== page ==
Angie Abdou and her husband, Marty, thought they were handling everything. But after a few years, it all started to crash down. The constant separation and loneliness drove Abdou into an emotional affair with a colleague and brought the couple to the brink of divorce.
“I’m the kind of person who loves to feel really connected to someone. And I had lost my connection to my husband, so I was receptive to (the affair). It was a very hard, bad time,” Abdou says.
Marriages falter all the time, but Abdou pins at least some of the blame for the near collapse of hers on an unexpected culprit: Youth hockey.
She had lobbied Marty to enroll their son Ollie in Timbits hockey at age 5. Marty had reservations, but Abdou got her way. The couple opted for a divide-and-conquer strategy: Abdou took on the responsibility of driving Ollie to games, and practices and tournaments while Marty held down the fort at home with the couple’s daughter.
“I feel like, you gotta let kids chase their passion. I’ll do it. From that moment, we were divided,” says Abdou, an author and Athabasca University professor.
Not only were there so many out-of-town hockey commitments, but “we were working so hard to pay for it all,” she says. The marriage was relegated to the bottom of their list of priorities.
It’s an extreme example, but being stretched thin while striving to meet the demands and schedules of their kids’ extracurricular activities is something many parents can relate to.
Parents go into the schedule with the best of intentions. But what seemed like a good idea early in the year can lead to strain as the family tries to cope with such relentless demands on their time, and exhaustion.
It’s a struggle that registered psychologist Dr. Marliss Meyer often hears about in her practice. The most common reason people seek therapy is for stress — including the stress of being overscheduled.
Taking on too much can cause strain on marriages, says Meyer, a counsellor at Cornerstone Counselling in Edmonton.“What I find overall, is when people are stressed, the number one symptom is irritability.”
Participating in activities is good for kids. It makes them part of a community, helps them connect with others and develop skills, gets them away from screens for a little while and helps them find other ways to entertain themselves. But knowing how much time a family can commit and handle is crucial, Meyer adds.
“For small children, I think you have to be really careful,” says Meyer. “Saturday morning swimming lessons and Tuesday evening soccer, I think that’s enough.”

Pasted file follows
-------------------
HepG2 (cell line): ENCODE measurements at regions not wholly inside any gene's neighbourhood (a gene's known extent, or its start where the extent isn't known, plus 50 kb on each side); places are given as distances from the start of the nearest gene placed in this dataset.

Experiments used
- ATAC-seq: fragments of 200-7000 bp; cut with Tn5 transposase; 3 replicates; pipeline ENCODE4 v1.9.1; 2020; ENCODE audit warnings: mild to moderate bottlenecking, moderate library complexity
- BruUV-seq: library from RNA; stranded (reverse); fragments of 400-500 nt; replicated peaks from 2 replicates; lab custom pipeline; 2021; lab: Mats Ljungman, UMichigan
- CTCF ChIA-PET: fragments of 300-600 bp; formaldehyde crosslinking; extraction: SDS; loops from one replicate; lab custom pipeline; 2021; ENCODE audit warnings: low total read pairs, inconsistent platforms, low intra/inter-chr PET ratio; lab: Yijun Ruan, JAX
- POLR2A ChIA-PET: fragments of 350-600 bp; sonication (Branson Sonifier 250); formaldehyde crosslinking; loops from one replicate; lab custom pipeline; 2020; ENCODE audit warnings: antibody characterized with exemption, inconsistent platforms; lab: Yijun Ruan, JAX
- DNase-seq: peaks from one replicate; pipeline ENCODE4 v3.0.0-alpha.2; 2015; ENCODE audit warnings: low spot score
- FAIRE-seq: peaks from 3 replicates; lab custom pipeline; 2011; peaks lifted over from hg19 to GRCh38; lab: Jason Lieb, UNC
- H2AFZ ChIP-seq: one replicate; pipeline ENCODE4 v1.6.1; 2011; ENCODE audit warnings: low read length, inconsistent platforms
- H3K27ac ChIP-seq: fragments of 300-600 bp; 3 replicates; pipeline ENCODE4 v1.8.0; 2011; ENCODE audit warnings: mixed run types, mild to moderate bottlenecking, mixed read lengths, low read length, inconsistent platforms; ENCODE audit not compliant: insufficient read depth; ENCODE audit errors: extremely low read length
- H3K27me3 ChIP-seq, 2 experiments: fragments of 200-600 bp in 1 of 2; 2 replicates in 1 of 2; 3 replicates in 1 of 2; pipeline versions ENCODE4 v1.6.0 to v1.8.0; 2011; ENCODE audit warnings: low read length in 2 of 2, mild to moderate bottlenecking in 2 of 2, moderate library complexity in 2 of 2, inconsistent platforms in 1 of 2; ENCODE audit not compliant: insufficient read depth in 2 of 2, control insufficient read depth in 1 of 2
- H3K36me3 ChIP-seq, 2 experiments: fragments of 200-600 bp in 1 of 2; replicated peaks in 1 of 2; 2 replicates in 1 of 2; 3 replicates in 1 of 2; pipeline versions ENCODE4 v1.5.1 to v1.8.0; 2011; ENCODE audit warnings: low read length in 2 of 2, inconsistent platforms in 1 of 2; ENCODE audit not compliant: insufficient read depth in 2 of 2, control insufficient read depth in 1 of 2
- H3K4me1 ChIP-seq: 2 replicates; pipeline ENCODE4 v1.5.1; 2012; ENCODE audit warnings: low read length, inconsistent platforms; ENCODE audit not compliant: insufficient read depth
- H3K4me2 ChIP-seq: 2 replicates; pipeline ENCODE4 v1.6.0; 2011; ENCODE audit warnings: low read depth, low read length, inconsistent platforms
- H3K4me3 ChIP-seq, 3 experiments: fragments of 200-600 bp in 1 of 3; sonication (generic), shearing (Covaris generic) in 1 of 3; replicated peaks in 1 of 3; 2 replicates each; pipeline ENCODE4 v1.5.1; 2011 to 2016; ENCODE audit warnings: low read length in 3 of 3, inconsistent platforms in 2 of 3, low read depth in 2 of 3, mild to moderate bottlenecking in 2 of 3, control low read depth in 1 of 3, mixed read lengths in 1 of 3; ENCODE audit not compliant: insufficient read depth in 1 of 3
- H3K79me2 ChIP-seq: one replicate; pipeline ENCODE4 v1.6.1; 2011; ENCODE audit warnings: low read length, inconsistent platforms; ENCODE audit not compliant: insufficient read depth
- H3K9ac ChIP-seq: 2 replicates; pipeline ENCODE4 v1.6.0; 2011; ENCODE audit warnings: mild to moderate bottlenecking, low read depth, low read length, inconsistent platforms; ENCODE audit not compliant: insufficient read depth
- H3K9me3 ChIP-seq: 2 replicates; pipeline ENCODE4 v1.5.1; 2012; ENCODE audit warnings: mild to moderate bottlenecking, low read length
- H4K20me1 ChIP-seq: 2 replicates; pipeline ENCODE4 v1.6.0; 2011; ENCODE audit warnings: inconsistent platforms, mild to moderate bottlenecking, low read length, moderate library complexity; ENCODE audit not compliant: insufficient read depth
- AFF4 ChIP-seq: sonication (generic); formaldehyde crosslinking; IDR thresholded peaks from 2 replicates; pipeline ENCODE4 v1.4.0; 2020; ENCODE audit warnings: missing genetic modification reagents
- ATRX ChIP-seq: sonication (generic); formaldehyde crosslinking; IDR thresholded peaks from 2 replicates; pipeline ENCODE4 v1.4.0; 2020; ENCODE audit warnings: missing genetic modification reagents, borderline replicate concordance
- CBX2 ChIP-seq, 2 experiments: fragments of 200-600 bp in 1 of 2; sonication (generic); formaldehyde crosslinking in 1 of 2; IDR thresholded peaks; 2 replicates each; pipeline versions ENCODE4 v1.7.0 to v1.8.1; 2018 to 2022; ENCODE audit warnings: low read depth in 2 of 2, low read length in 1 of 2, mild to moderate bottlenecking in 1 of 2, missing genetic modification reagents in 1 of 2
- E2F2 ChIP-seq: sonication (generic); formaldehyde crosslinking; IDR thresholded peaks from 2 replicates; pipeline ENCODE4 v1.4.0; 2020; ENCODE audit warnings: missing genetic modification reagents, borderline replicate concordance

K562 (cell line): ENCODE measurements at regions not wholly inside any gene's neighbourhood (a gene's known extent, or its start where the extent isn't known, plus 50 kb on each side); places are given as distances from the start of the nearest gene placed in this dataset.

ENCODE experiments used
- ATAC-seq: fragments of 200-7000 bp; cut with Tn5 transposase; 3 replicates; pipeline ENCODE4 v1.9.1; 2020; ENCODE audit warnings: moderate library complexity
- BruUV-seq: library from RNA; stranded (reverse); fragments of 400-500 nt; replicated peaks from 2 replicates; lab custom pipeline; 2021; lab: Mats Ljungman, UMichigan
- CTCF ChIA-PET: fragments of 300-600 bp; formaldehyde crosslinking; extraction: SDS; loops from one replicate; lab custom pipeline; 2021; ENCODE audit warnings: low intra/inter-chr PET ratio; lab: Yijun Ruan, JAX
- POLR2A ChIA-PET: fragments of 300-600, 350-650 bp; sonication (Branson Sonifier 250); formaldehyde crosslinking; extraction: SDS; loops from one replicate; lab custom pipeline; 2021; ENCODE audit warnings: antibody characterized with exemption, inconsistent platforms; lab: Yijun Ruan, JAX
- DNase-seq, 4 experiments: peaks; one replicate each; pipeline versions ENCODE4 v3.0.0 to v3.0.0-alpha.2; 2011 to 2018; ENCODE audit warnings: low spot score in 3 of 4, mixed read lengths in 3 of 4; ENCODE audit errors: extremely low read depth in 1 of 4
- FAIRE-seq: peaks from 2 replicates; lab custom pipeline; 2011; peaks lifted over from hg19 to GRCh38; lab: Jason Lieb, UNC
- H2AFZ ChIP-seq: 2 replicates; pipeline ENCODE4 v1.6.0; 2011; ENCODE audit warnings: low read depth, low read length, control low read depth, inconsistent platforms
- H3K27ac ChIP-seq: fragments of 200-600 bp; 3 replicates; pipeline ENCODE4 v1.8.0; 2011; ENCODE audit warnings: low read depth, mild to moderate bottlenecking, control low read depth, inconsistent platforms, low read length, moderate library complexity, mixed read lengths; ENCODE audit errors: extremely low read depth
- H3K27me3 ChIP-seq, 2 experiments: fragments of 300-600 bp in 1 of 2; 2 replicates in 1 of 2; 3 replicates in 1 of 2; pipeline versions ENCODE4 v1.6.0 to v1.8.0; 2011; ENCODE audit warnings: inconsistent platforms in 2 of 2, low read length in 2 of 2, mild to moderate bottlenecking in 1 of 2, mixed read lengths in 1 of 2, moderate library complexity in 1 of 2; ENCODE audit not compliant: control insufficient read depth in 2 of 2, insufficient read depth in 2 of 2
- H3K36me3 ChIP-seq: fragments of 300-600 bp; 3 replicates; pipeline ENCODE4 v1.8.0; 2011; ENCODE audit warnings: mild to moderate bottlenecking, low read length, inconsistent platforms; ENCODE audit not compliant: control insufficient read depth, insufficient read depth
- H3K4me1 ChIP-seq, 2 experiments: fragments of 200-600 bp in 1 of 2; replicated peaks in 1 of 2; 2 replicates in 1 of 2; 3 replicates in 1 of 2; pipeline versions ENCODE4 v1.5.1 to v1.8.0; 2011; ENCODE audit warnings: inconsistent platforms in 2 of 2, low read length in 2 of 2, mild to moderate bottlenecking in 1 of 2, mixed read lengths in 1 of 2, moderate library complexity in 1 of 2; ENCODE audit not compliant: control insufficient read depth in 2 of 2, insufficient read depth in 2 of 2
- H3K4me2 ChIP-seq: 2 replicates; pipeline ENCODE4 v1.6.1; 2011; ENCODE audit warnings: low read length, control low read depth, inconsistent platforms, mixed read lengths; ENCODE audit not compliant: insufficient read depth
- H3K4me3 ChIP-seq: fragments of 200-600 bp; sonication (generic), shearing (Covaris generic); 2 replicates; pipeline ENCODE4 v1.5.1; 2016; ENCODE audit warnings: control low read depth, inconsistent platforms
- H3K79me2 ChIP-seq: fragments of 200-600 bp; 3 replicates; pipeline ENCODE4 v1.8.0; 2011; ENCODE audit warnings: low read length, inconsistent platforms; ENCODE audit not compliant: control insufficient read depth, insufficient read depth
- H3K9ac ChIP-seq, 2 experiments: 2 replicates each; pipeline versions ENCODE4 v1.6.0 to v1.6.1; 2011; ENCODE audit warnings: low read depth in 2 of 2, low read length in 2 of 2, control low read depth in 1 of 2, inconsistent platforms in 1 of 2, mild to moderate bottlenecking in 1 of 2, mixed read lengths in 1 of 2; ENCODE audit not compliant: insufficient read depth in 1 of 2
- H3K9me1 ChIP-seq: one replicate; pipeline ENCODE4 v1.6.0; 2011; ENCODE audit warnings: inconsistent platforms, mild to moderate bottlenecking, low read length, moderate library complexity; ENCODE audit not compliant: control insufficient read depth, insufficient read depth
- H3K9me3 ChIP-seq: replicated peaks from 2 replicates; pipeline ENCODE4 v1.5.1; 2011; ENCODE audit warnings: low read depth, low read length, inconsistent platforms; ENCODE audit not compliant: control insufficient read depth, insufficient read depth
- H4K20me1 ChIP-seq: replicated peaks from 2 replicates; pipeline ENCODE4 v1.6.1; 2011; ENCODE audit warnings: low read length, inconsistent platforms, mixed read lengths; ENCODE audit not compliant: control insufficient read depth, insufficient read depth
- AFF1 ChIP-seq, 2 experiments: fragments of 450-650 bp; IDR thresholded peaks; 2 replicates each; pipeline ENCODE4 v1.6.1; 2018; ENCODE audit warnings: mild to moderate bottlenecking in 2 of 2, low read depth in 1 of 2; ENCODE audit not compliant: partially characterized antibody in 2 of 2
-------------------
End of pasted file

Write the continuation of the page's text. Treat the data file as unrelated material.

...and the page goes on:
There are specific amounts of time she deems kids can handle, depending on their age — and it’s not as much as you might think. It could be as little as adding five minutes of daily extracurricular activity for every year that a child gets older.
For teenagers, Meyer recommends 10 to 12 hours a week as a guideline, including travel time and part-time jobs. Most important, activities shouldn’t be mandatory.
“People need to remember, it’s a choice. If you believe, this was a good choice and we’re busy and we love it, you’re not so stressed.”
For Abdou, this realization came after a particularly difficult year for Ollie in Pee Wee hockey. Things got toxic. He wasn’t having fun and ended up quitting the sport. Abdou credits the return of time together as a family with saving her marriage to Marty.
“We don’t miss it. I think hockey culture needs a lot of work,” she says, but adds such stress could accompany any organized youth sport.
Both of her kids are now in swimming and they usually attend as an entire family.
And now, if they’re getting too stressed out by something, “We take a deep breath and say, ‘How important is this?’”
Meyer says that type of pause and reflection is key.
“Remind yourself why you’re doing it. Look at what advantages you’re getting, and what advantages the kids are getting. It’s only when we hit that threshold of stress that it becomes an issue. If kids are really unhappy, don’t continue to push.”
As a guideline to reduce stress, Meyer recommends setting aside times during the week that are non-negotiable breaks, for family or personal time. “If people set aside a time that is sacred, that often helps people see they can have a choice,” she says.
Four tips to reduce stress from Dr. Marliss Meyer
Rely on a support system.Do you need a break?Can you carpool?
Teach kids some of the tasks they can do to help get out the door, like getting their gym bags and snacks.Do it together with them at first so it’s not “parenting across the room.”
Set aside “you time.”
Grab those moments. Spending hours a week waiting for your kid at an activity? Great, says Meyer. Use those moments to read a book, get yourself a coffee, or stare at the autumn leaves.
This article appears in the February 2020 issue of Avenue Edmonton.